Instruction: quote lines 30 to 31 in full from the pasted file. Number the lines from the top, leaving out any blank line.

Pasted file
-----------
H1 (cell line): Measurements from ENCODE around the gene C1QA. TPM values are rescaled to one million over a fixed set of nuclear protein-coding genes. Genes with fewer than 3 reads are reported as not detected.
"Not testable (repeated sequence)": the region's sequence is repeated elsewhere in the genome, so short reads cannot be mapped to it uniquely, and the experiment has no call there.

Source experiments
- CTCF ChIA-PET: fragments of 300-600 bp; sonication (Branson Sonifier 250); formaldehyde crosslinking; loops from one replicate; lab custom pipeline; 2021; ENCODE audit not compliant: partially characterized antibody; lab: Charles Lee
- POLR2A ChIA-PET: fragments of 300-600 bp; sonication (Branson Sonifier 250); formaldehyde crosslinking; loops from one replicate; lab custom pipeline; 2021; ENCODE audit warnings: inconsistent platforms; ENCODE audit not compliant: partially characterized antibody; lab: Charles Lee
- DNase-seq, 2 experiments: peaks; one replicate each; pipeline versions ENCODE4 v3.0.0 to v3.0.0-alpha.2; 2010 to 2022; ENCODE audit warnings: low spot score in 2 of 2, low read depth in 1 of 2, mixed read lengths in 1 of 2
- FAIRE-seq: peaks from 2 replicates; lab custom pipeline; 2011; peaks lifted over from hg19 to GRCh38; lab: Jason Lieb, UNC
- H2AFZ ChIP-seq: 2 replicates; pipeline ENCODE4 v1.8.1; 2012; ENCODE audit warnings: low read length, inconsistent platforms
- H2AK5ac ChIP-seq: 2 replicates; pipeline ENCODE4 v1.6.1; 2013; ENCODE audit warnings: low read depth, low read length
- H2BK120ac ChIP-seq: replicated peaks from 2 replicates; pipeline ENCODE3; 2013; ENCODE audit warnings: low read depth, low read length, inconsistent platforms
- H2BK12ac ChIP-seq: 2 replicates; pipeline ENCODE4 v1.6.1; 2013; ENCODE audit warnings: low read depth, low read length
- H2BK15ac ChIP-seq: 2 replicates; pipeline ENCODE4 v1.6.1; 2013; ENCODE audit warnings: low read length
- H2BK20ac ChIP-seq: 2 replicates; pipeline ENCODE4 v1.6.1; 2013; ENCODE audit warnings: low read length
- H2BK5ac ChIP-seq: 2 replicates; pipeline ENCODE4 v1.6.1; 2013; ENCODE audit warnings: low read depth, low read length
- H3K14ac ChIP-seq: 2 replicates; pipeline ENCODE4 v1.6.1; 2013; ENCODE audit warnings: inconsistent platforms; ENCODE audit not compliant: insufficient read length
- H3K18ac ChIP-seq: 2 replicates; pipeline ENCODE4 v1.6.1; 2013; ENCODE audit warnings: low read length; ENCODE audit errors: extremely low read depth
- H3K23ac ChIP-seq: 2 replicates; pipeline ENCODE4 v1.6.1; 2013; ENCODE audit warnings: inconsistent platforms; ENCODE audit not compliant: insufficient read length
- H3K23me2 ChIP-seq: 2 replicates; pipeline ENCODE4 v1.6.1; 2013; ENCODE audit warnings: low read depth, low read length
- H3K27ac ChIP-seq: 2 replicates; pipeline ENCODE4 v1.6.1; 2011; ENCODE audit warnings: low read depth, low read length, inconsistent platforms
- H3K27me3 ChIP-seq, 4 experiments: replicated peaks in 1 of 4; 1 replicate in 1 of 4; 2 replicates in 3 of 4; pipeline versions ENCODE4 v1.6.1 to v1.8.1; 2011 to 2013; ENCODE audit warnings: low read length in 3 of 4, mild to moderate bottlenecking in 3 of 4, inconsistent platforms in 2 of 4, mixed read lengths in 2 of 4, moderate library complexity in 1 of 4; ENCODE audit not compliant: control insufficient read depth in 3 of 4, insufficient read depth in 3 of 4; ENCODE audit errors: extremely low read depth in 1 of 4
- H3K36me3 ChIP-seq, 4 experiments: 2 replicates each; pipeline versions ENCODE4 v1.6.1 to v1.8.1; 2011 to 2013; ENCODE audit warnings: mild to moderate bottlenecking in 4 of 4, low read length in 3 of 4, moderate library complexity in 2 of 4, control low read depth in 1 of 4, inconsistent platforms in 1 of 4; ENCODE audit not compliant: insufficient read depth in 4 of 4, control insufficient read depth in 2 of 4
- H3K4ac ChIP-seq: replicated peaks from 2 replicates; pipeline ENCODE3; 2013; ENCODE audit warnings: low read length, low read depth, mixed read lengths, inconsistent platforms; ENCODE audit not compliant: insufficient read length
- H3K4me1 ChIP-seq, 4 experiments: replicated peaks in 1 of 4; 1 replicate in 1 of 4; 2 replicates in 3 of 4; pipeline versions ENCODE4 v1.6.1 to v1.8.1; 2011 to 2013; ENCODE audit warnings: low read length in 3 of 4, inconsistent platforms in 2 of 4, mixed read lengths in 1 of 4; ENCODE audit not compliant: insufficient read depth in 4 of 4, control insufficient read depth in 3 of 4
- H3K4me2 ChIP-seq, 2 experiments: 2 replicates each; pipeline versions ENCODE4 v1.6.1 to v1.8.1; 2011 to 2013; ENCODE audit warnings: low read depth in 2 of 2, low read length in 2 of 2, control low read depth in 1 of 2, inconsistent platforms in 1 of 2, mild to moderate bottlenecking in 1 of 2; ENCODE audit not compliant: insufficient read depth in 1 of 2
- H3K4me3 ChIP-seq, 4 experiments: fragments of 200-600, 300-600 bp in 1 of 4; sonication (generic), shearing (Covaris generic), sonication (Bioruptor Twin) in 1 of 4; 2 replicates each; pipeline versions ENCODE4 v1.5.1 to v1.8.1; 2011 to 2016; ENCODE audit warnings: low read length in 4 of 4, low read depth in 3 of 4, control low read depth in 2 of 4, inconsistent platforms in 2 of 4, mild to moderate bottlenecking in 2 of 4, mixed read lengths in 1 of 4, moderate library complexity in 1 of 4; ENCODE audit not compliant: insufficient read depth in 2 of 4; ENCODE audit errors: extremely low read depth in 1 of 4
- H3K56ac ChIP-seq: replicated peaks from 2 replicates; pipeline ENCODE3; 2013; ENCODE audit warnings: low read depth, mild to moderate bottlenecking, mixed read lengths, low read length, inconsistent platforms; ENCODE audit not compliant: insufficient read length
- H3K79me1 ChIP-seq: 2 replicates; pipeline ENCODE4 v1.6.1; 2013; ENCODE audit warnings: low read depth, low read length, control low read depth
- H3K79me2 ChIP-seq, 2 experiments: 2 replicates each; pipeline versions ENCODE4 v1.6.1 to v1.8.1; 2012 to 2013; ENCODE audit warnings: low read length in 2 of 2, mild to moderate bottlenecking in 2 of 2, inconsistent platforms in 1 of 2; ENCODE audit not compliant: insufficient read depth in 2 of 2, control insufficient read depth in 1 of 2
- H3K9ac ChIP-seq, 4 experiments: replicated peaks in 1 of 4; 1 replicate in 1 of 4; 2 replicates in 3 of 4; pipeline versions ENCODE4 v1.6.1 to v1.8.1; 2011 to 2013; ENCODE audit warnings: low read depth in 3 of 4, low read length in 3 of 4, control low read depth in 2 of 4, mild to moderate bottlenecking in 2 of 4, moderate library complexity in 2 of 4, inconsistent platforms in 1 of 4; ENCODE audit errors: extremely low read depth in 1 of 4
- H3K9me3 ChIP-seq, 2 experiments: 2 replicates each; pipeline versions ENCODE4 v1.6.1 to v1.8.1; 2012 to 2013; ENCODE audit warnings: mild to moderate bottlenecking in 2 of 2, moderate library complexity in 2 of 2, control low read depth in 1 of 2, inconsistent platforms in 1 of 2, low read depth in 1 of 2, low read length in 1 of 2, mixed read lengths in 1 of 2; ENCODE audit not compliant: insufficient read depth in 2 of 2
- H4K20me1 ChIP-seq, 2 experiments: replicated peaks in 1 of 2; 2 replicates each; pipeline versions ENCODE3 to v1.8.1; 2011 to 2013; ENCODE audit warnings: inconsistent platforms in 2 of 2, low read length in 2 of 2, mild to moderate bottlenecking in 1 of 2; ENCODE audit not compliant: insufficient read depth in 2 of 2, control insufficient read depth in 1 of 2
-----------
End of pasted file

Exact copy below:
- H3K9me3 ChIP-seq, 2 experiments: 2 replicates each; pipeline versions ENCODE4 v1.6.1 to v1.8.1; 2012 to 2013; ENCODE audit warnings: mild to moderate bottlenecking in 2 of 2, moderate library complexity in 2 of 2, control low read depth in 1 of 2, inconsistent platforms in 1 of 2, low read depth in 1 of 2, low read length in 1 of 2, mixed read lengths in 1 of 2; ENCODE audit not compliant: insufficient read depth in 2 of 2
- H4K20me1 ChIP-seq, 2 experiments: replicated peaks in 1 of 2; 2 replicates each; pipeline versions ENCODE3 to v1.8.1; 2011 to 2013; ENCODE audit warnings: inconsistent platforms in 2 of 2, low read length in 2 of 2, mild to moderate bottlenecking in 1 of 2; ENCODE audit not compliant: insufficient read depth in 2 of 2, control insufficient read depth in 1 of 2